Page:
Feds unveil new COVID-19 stream for provincial infrastructure program

Feds unveil new COVID-19 stream for provincial infrastructure program

OTTAWA — The federal government is preparing to spend more than $3 billion in infrastructure money on projects to make facilities more pandemic-resistant and encourage outdoor activities in the age of COVID-19, Infrastructure Minister Catherine McKenna says.

McKenna told The Canadian Press in an interview Tuesday that while many of her cabinet colleagues have spent the last two months responding to the immediate crisis, her department has been doubling its effort to review and approve infrastructure projects submitted by provinces and territories for federal funding.

Hundreds of applications have been greenlit in recent weeks, though the specific announcements have yet to be made. But she said that in conversations with provincial and territorial leaders since March, it became clear there were needs created by the pandemic that weren’t being met under the existing programs.

“We have adapted our infrastructure program to the new reality of COVID,” said McKenna.

It will include things like retrofitting health-care facilities and schools, particularly with a view to allowing for more physical distancing and making it easier to practise good hygiene like handwashing. Projects to help people find ways to get outside safely will also be a priority, such as new or better paths, bike lanes, and nature trails.

The government is setting aside up to 10 per cent of the $33.5-billion provincial and territorial component of the Investing in Canada program as a COVID-19 fund to focus on responding to the pandemic, with Ottawa paying a bigger share of the bill.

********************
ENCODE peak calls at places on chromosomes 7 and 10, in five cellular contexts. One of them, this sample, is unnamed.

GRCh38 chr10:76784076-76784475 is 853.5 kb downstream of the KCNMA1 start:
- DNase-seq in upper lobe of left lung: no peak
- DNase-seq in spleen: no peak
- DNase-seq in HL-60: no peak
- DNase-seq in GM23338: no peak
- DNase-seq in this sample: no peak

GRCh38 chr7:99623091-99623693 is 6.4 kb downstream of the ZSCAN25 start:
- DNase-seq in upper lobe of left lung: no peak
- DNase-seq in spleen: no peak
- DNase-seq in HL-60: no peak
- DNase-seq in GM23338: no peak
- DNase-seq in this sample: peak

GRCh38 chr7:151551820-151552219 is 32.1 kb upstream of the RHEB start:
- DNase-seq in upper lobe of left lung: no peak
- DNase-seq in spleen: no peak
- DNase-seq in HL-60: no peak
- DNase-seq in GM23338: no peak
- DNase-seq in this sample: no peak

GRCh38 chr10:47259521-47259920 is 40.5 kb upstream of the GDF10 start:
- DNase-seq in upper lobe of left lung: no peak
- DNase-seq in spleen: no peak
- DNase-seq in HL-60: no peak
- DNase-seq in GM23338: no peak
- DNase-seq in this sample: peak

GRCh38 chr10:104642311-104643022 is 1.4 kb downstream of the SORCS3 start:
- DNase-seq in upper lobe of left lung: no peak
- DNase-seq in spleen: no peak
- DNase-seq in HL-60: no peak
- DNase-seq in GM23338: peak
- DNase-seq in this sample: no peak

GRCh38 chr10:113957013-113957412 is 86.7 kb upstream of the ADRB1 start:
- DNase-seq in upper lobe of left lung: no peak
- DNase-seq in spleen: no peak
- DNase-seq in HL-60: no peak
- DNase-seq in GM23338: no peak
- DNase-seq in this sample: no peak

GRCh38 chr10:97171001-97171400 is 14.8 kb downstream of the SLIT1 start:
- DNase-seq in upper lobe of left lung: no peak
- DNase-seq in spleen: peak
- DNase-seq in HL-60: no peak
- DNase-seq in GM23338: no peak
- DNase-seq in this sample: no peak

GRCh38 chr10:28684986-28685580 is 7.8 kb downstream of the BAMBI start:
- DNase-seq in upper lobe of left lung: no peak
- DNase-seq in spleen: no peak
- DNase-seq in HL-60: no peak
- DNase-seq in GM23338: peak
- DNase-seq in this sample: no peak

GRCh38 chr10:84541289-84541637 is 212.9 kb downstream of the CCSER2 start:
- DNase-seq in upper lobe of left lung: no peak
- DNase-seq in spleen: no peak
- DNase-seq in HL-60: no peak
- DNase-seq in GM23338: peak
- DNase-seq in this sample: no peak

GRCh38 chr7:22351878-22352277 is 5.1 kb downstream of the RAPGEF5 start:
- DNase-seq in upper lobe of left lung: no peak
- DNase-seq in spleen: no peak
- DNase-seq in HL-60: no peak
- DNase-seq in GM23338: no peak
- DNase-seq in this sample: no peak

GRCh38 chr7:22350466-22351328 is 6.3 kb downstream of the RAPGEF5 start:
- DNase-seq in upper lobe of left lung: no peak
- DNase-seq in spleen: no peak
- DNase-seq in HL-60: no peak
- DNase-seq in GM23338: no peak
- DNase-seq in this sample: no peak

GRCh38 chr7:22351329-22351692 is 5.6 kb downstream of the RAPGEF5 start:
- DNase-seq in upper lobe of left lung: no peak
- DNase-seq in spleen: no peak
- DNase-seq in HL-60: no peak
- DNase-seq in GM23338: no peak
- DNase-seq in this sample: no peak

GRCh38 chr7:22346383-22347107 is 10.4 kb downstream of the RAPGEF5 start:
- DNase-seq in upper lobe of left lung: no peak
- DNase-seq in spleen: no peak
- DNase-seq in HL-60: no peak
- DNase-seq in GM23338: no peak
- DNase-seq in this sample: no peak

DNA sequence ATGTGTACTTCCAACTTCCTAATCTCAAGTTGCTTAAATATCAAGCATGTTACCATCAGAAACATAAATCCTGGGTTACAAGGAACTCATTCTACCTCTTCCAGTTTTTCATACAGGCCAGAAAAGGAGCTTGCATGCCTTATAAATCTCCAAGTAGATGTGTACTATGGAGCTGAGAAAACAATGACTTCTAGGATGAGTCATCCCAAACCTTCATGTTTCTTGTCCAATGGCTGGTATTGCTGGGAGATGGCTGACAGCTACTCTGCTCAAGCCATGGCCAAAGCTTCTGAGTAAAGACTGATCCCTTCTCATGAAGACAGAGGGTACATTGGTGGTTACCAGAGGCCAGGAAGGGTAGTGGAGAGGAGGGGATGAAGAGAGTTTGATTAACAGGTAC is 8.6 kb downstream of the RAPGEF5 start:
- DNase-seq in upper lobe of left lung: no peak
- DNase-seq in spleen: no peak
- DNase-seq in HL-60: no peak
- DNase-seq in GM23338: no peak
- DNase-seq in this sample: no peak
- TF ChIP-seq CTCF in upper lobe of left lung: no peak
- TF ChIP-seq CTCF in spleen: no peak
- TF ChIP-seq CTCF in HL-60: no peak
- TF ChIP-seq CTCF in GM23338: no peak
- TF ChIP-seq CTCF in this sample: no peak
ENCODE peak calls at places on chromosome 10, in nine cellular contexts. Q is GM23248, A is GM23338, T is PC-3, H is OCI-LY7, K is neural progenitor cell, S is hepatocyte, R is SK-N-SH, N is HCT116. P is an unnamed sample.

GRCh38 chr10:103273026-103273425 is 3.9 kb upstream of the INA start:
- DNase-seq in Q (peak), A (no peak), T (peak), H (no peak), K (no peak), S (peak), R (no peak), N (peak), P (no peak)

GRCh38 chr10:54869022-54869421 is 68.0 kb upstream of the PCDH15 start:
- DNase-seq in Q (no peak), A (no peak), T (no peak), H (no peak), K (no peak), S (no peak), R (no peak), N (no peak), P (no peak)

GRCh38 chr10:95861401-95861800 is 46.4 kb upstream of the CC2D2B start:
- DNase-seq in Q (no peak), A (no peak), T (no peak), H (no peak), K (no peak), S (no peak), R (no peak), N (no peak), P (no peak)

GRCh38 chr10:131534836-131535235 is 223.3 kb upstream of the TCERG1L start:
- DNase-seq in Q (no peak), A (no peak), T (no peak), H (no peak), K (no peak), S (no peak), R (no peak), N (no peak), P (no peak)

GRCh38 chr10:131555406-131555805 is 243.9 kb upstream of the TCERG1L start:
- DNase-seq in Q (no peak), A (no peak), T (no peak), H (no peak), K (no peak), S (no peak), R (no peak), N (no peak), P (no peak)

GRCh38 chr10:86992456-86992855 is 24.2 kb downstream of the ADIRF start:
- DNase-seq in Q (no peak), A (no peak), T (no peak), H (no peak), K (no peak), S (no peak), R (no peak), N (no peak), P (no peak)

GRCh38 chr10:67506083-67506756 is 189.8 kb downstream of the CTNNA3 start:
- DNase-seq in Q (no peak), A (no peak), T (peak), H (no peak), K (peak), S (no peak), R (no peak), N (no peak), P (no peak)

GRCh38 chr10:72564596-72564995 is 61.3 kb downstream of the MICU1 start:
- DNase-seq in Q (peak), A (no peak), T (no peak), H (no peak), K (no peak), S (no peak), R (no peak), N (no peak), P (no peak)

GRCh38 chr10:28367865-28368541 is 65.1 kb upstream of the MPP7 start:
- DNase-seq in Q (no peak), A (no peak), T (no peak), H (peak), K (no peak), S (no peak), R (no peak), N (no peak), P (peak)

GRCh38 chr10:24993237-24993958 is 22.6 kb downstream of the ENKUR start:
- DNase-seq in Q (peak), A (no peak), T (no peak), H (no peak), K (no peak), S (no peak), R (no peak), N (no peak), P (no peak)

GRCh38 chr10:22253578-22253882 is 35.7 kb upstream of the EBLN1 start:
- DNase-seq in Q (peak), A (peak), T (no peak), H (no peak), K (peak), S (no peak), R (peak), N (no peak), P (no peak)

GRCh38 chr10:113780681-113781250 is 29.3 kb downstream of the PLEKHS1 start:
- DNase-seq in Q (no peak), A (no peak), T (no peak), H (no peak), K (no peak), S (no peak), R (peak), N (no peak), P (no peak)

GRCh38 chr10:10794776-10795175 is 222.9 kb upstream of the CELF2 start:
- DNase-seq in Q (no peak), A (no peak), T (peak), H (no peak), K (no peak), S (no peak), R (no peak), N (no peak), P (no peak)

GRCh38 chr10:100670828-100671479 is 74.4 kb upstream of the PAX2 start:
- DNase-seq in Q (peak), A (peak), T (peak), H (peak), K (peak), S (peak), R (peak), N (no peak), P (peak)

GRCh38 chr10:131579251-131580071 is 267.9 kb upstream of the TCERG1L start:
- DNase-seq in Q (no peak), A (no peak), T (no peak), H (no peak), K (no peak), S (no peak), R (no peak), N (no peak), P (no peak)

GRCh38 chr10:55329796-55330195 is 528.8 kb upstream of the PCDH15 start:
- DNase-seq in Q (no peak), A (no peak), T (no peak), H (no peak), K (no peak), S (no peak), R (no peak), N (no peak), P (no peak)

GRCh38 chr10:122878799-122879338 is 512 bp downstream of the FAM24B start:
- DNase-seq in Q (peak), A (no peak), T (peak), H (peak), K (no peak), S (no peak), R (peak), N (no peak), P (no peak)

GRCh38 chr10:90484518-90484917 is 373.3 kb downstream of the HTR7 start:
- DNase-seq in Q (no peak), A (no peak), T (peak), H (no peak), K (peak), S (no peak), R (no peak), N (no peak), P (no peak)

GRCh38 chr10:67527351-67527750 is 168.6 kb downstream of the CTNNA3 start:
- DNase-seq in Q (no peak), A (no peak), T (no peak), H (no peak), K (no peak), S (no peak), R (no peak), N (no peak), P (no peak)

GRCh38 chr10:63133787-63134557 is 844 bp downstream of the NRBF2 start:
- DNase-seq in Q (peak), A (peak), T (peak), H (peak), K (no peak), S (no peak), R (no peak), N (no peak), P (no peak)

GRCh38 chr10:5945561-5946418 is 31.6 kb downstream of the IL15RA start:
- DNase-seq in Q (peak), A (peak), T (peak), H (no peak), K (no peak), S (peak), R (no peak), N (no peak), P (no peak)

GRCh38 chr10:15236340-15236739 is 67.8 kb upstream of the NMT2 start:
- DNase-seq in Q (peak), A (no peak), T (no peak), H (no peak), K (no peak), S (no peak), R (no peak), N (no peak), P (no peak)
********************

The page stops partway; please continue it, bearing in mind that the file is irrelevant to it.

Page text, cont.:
“That stream is really recognizing some real opportunities to support the health response but also the economic response so we get projects going in the next one to two years,” said McKenna.

The Liberals have been criticized for being slow to get their massive infrastructure programs moving. Disagreements and tensions between many provincial governments and Ottawa kept some projects from going ahead. The parliamentary budget office has issued several reports outlining the sloth-like pace of project approvals and the complex nature of the arrangements.

In January, the opposition parties in the House of Commons joined forces to pass a motion asking for an official audit of the Investing in Canada program, which overall committed more than $180 billion across more than a decade to infrastructure programs.

About half the $33.5 billion coming through signed agreements with the provinces and territories has yet to be allocated, said McKenna.

Normally, Ottawa would cover one-third of the cost of municipal projects, and one-half of the cost of provincial projects. The COVID-19 program will bump Ottawa’s share up to 80 per cent, leaving provinces to determine whether and how to split the remaining 20 per cent with municipal governments when relevant.

Ottawa will foot 100 per cent of the bill for projects in the territories, up from 75 per cent. Yukon, Northwest Territories and Nunavut are also getting an extra year to finish the work, allowing for the fact that getting supplies to the territories for building this summer will be difficult, said McKenna.

Provinces will have to get things done by the end of the 2021 construction season, though McKenna said extra effort is being put into getting many things started this summer.

McKenna said the government’s previous goals for its infrastructure programs — namely public transit, green infrastructure and high-speed Internet access — remain. The adaptations will make it easier to achieve those goals and build things quicker to meet needs and create jobs.

But she insists it will not be as easy as approving everything that gets suggested, and while approval processes will be accelerated they won’t be eliminated.

“We need to get the most value for our money, which is not just shovel-ready projects, but shovel-worthy projects,” she said.

McKenna would not say what Canadians could expect in economic stimulus programs once the crisis response to COVID-19 winds down.

“We’re trying to understand right now what is the scale and what are the needs,” she said.

“This is not a new stimulus program but an attempt to be smarter and more efficient with existing programs.”

This report by The Canadian Press was first published May 12, 2020.

Mia Rabson, The Canadian Press

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